Framed: 26 x 22 inches
Diaz's life began in a very dramatic fashion. His father and mother escaped Salamanca due to his father's part in a conspiracy. Once in Bordeaux, Diaz was born in 1807. Shortly after his birth, his father died and his mother moved to Meudon to become a governess. When Diaz was twelve, his mother also passed away and the young boy was taken in by a Protestant pastor. While walking in the woods one day, he was bitten by a viper and had to have his leg amputated. One may think that this would dampen his spirits, but it created the opposite effect on this boy.
While working as a printer, Diaz met Jules Dupre who found him employment as a porcelain decorator. He quickly became tired of copying the same motifs and decided to become a professional painter. He took a few lessons in the studio of Souchon and copied master works at the Louvre, which was a common practice. He began his career painting Romantic dramas, Orientalist scenes, and florals. He exhibited regularly at the Salon from 1831 onward.
In 1836, Diaz met Theodore Rousseau and the two became fast friends and companions. The two men would set off together each morning for the Gorges of Apremont in the Barbizon region. It is quite possible to imagine Diaz painting this scene along side Rousseau on a summer afternoon.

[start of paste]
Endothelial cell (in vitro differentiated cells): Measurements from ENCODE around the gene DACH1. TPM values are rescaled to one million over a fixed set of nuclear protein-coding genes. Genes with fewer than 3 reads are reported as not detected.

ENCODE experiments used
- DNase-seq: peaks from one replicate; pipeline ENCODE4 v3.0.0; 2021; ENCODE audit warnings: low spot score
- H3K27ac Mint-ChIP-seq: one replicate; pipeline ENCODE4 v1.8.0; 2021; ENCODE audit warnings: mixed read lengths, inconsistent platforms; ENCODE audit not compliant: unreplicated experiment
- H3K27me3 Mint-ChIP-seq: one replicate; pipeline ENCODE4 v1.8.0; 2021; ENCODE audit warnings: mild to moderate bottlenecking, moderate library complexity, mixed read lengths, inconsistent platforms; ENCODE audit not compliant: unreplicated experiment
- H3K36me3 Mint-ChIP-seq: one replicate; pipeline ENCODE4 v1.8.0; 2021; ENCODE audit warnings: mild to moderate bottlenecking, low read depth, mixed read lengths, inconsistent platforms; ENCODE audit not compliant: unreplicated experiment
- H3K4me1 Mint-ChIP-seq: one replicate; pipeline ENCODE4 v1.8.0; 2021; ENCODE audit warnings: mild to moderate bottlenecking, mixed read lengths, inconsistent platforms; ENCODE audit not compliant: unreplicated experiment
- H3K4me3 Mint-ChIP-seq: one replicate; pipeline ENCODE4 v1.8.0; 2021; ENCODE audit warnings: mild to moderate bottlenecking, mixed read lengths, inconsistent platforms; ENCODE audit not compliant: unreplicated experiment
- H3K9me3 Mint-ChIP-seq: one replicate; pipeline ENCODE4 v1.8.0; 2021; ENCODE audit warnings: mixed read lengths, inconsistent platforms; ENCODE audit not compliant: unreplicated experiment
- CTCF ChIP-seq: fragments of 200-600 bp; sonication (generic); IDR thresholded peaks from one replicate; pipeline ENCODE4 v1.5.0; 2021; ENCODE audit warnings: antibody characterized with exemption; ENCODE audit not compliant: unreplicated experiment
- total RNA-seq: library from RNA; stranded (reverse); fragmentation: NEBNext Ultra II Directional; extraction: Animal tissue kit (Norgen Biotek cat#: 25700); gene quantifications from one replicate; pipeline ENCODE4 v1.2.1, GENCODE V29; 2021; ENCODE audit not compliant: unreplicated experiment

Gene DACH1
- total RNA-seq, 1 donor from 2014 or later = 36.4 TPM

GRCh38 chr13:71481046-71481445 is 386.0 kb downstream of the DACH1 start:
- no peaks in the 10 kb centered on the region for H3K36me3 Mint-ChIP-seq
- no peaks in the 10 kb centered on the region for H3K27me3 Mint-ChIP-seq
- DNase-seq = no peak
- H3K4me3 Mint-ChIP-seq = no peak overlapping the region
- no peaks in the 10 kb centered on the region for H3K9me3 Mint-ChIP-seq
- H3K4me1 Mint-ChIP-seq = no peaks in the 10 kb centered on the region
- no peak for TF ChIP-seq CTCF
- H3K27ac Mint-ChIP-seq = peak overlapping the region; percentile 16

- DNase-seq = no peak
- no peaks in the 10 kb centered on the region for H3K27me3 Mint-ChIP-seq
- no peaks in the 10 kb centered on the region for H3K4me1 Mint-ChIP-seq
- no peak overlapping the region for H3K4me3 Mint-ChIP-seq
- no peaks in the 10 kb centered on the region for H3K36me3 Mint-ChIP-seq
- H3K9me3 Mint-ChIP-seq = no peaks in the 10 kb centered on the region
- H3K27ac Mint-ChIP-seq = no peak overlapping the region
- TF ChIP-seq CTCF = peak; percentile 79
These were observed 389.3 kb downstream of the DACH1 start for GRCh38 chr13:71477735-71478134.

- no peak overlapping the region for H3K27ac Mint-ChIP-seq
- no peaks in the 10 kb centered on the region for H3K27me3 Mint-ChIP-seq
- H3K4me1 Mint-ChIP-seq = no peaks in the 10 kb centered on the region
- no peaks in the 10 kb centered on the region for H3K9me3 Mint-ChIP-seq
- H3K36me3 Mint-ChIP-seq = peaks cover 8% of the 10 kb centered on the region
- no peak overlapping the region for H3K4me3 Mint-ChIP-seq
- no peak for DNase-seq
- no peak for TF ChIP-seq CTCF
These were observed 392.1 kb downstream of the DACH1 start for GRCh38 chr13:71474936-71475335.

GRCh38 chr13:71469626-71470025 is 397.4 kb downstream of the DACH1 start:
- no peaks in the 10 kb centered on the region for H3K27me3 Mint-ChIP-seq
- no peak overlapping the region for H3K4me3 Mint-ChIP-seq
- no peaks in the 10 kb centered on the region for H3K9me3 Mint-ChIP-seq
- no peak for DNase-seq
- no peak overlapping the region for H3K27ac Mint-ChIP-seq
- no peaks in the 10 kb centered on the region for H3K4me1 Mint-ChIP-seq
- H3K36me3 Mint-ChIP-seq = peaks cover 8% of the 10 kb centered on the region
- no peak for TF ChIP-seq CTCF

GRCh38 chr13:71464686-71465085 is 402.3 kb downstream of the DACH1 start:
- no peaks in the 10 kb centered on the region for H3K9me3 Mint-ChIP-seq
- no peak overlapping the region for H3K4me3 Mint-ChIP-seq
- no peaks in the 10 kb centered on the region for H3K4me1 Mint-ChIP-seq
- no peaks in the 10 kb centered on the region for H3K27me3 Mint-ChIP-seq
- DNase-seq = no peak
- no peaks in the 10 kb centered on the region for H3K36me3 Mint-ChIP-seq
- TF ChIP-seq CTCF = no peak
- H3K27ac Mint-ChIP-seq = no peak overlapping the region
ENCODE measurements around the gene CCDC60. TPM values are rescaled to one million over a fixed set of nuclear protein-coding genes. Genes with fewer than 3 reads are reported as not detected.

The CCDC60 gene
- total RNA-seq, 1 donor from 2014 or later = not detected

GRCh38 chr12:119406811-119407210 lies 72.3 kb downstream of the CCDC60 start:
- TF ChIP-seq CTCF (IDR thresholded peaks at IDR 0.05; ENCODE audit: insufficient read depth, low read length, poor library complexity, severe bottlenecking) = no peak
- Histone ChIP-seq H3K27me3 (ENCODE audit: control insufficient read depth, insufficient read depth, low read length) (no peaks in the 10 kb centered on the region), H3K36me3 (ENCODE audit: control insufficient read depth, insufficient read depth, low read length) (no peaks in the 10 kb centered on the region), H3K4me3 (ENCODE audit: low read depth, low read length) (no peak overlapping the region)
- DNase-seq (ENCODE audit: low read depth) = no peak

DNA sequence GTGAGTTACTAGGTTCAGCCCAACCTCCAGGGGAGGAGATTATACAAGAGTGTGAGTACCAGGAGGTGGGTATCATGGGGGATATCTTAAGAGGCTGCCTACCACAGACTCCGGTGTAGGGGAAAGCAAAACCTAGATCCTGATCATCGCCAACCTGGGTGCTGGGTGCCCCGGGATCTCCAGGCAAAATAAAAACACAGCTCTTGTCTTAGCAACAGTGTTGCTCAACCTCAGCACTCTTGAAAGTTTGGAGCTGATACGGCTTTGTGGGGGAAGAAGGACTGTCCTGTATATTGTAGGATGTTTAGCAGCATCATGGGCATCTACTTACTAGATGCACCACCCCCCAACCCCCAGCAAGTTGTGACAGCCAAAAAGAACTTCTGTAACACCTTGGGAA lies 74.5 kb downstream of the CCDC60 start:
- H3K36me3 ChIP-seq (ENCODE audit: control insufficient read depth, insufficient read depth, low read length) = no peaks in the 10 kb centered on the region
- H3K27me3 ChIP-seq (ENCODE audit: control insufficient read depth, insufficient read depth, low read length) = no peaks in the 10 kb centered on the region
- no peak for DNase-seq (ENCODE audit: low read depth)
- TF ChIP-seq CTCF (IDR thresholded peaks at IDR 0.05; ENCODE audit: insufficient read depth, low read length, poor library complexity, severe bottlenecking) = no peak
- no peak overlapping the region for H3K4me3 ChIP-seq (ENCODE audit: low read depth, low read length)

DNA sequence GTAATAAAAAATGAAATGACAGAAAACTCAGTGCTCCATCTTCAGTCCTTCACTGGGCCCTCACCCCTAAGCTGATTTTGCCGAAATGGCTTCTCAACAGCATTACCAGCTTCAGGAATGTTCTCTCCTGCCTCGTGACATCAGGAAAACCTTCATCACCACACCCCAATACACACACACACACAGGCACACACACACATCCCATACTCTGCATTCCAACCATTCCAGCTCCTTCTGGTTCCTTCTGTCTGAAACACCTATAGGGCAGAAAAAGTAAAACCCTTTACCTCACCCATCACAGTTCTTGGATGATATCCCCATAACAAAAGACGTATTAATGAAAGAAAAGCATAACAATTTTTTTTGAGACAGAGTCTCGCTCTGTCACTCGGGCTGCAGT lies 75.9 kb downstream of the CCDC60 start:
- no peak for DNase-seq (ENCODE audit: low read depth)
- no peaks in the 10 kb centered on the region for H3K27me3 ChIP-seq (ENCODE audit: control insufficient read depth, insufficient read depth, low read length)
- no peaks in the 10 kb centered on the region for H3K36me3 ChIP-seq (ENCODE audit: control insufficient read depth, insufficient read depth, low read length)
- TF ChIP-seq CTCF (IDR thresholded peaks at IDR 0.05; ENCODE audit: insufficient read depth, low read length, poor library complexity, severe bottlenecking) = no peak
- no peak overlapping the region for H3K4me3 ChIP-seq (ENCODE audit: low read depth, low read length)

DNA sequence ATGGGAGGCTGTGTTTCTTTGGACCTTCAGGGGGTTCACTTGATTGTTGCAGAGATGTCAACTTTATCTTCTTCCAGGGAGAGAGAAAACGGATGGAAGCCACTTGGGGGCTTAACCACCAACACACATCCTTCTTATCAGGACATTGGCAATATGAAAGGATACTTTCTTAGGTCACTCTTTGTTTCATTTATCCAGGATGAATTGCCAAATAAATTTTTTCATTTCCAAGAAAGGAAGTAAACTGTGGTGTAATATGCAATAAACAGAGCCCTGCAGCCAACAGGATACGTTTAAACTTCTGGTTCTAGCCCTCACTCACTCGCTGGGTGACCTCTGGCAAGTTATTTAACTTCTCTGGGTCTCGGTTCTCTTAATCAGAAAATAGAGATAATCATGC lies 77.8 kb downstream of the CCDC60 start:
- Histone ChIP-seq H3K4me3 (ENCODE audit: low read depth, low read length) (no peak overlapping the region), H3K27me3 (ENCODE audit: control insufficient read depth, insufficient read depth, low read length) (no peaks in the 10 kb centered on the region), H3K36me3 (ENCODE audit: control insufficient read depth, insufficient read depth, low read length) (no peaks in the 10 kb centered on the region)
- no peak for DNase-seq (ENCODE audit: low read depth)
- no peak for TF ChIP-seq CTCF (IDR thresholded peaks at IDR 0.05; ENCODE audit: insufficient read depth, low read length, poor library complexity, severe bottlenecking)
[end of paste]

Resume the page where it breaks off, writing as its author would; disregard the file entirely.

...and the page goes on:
In his memoirs of Theodore Rousseau, Sensier describes the relationship between Diaz and Rousseau:
"There was Diaz, a few paces away, painting a tree-trunk or a mossy rock, as though drawn towards Rousseau. Diaz wondered how Rousseau managed to convey such splendours, how he could invent such iridescent greens and ominous grays… In a relaxed moment Diaz ventured to ask him the secret of his palette. It was a bold move, that day, but for an enthusiast like Diaz the hour of discovery was at hand. Rousseau hastened to show him how he was able to suffuse his beautiful tones and entrancing harmonies with such vibrancy….Rousseau's palette bore fruit in the hands of his most ardent disciple and enabled Diaz's genuine talent to flourish."